Shopping, the New Normal
by Jacquelyn Giambalvo
photography by Shira O’Neal-Abend
It is time to go shopping. The milk, eggs, coffee, yes, even the chips are gone. I long for the carefree days when I just went to Albertsons in San Dimas without giving it a second thought. Now, this is planned mobilization. On my face is my black cloth mask, which I use quite frequently. In my purse is a small bottle of hand sanitizer since I mostly pay with cash so I have to immediately clean my hands.
For me, leisurely browsing the aisles of the grocery store does not happen anymore. I have prepared a strict list on my iPhone. I want to go in and out of the store as fast as possible. As I walk into the grocery store, even in April 2021, it seems as though shoppers still are buying food and supplies like it is the end of the world. The difference is that the store shelves are now more stocked. Nevertheless, the whole experience is a passive aggressive situation. I can find Lysol sanitized wipes now. Shopping carts are full. Yet, there is a feeling that it could all change in a moment’s notice. We are used to the unpredictability brought on by the pandemic. The reminders that we are still “in it” are there. Shopping carts go down one-way aisles. Giant floor circles call for six-feet of separation. Plexiglass physically separates me from the cashier. Recycled bags are not welcome. My own coffee cup is not even welcome anymore at the in-store Starbucks. Where we were making some progress environmentally, everything now feels more wasteful.
Store workers are less accessible. My question of, “When does this coffee come back in stock?” is not asked. Everything is conducted in isolation or from a distance from others. As I walk through the grocery store, I feel overwhelmed with anxiety. With society’s two steps forward, one step back return to normalcy, I’m not used to being around so many people who are not wearing masks correctly and not following social distance rules. People now seem “germy and gross.” The pandemic has now made me aware of how unhygienic we once were. It is true that with the pandemic and the wearing of masks, the incidences of seasonal flu have all but disappeared. I look back on pictures of concerts, athletic games—places where we sat or stood shoulder-to-shoulder and realize how unhygienic we once were. We will never be the same again. Grocery shopping has changed and perhaps for good. People are now appreciative of essential workers, those up front and those behind the scenes. They are truly essential. Cashiers are separated by plexiglass, masks and gloves worn at all times by everyone working in the store.
In the beginning of the lockdown, it was hard to cease my everyday outings and leisurely browsing down the aisles. Now, I carefully plan when to go to the store to avoid the crowds before everything is sold out. I used to go grocery shopping two to three times a week, now it has dropped to once a week, Wednesdays, early afternoons. Before, you could easily walk in the store and be gone in a good amount of time. Now, with restricted access, there are sometimes lines outside stores, and if you do not plan it well, making a trip to the grocery store could be an almost all-day activity. My family and I have also discovered the luxury of getting groceries delivered directly to our San Dimas house from Albertsons. That has been a life saver for my grandfather who lives in La Canada. The delivered groceries have made it easier and safer for him since he is high risk and should not leave the house. Curbside pickup is a great alternative because you are not in contact with a lot of people, and the items are taken directly to your car.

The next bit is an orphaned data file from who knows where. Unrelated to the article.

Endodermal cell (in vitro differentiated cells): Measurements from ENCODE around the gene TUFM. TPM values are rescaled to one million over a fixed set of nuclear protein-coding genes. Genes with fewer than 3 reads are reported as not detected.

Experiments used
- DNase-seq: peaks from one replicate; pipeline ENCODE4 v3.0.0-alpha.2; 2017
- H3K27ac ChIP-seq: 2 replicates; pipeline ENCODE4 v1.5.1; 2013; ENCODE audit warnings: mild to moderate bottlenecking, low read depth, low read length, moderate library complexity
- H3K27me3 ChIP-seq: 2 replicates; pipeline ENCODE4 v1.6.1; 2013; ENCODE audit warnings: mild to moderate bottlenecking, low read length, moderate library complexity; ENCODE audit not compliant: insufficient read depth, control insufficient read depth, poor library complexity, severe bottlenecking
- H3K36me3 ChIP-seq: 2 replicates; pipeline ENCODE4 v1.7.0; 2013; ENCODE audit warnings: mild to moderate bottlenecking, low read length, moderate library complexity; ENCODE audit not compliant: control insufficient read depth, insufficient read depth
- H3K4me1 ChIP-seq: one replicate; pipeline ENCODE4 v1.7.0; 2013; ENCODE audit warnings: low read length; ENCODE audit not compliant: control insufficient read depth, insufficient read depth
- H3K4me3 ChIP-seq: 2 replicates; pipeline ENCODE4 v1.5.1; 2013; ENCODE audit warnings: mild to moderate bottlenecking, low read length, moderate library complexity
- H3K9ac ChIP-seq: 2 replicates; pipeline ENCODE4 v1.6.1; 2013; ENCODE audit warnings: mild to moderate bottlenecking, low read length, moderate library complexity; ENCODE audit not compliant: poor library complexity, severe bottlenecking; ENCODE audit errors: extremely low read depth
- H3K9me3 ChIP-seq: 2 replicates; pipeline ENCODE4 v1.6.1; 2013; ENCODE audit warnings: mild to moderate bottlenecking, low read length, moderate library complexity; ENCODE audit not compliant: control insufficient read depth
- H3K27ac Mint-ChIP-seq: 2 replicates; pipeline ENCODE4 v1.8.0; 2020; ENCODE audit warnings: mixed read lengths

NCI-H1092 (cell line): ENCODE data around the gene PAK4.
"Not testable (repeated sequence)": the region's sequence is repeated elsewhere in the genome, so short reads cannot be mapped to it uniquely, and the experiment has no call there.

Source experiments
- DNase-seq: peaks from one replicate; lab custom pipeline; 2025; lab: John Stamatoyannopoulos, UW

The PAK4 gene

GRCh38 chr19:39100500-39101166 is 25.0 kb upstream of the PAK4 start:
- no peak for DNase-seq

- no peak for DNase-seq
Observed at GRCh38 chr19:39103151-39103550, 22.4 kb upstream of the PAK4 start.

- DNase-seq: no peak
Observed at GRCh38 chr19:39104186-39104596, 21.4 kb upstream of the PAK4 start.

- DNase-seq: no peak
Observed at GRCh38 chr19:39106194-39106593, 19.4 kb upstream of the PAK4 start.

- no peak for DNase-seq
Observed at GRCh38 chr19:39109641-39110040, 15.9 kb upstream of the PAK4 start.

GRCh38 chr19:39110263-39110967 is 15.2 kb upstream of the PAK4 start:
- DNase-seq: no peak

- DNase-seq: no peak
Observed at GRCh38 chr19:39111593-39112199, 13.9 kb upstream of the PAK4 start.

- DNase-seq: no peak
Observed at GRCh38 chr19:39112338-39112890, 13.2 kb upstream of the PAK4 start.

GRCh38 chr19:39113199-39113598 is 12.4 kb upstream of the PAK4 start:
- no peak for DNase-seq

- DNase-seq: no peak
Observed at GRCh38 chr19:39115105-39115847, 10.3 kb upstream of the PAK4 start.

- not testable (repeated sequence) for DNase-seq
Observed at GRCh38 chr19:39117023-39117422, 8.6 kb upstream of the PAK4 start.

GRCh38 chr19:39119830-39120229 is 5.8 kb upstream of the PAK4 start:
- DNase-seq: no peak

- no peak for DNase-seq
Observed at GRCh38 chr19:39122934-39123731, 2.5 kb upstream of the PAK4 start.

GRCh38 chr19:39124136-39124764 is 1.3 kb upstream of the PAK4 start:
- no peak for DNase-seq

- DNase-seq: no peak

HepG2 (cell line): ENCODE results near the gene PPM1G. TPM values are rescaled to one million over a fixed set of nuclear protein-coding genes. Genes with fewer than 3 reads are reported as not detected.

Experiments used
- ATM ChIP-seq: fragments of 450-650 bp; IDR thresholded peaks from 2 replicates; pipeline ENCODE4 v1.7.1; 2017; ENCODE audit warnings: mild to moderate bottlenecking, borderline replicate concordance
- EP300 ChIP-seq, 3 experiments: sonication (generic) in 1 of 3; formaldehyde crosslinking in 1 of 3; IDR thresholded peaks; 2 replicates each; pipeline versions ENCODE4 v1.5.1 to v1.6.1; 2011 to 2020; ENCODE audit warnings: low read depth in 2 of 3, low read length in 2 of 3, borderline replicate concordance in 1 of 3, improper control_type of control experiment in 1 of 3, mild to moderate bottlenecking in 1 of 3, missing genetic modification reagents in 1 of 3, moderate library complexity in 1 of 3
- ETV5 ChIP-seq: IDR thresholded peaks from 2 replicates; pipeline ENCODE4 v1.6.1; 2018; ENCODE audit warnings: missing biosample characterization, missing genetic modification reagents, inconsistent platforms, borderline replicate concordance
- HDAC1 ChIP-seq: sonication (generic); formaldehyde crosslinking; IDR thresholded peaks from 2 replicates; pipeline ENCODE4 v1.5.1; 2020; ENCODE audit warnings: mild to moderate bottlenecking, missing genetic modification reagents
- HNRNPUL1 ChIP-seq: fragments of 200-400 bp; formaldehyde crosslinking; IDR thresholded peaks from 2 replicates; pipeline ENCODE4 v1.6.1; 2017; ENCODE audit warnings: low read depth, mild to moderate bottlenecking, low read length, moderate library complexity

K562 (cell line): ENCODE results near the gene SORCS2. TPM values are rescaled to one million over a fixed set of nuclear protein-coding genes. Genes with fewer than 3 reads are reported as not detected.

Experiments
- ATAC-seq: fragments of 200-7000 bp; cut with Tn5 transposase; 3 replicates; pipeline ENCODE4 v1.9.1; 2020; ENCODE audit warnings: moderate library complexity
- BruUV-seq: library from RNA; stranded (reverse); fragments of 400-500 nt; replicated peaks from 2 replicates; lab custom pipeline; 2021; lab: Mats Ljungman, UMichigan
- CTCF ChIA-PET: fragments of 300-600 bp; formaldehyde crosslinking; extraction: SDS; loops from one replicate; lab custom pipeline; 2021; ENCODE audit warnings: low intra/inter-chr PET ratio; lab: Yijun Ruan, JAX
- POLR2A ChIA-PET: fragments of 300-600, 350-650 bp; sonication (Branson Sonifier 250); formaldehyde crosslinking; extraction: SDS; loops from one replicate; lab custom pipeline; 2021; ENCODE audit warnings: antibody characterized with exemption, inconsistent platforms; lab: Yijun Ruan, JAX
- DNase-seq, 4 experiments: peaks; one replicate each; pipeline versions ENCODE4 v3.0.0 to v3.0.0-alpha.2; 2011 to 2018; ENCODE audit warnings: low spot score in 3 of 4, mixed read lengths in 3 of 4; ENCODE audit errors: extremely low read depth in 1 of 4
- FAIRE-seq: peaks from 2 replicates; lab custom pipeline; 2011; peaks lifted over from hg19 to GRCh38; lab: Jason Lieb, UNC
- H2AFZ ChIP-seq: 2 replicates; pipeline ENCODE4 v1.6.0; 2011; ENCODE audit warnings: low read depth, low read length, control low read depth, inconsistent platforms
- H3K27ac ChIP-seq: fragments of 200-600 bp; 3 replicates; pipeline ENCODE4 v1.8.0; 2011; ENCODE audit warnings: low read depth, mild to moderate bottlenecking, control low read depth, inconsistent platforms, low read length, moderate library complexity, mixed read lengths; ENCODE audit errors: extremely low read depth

The scarcity of grocery supplies has made us self-sufficient. Back in the day when bread was predictably missing from grocery shelves, my dad found the neglected bread making machine and re-started a family tradition. We did a lot of home cooking during the beginning of lockdown when everyone was panic buying, and we could not get that much food. We made a lot of spaghetti, pizza and everything not healthy. We enjoyed baking without guilt. We made homemade cookies, brownies and cakes.
My online shopping has also increased since the beginning of the pandemic. I love to buy clothes, but I have not been in a mall since March 2020. Nevertheless, I used retail therapy since I could not leave my house. The excitement of having something new gave me instant gratification for a brief moment. I am not alone. America is undoubtedly addicted to online shopping. People have realized it is more convenient, safer, and has more options. Having items delivered to your doorstep is fast and easy. Online shopping has been popular over the recent years, but the growth in 2020 has skyrocketed. Even though people are slowly getting vaccinated, I believe people will still continue to on-line shop rather than go into stores. On-line shopping eliminates both anxiety and the risk of running into crowds, long lines and worrying about social distancing. I, myself, will still be online shopping once everything goes back to normal. I do miss going to different stores and trying items on before I purchase them, but shopping online has given me some sense of normalcy. Since I did not go into stores, I would purchase clothes accordingly by reading online reviews. Retail therapy gave me a sense of control and a boost of happiness.
And then there is my job, working as a food server at Sena in Monrovia on Myrtle Avenue. It is time for me to go out the door. I even have a checklist for that: black outfit, server book, apron, oh, and hand sanitizer, facemask, and my Moderna vaccination documentation. For some reason, I do not leave home without it, just in case I need it. It is a strange new world.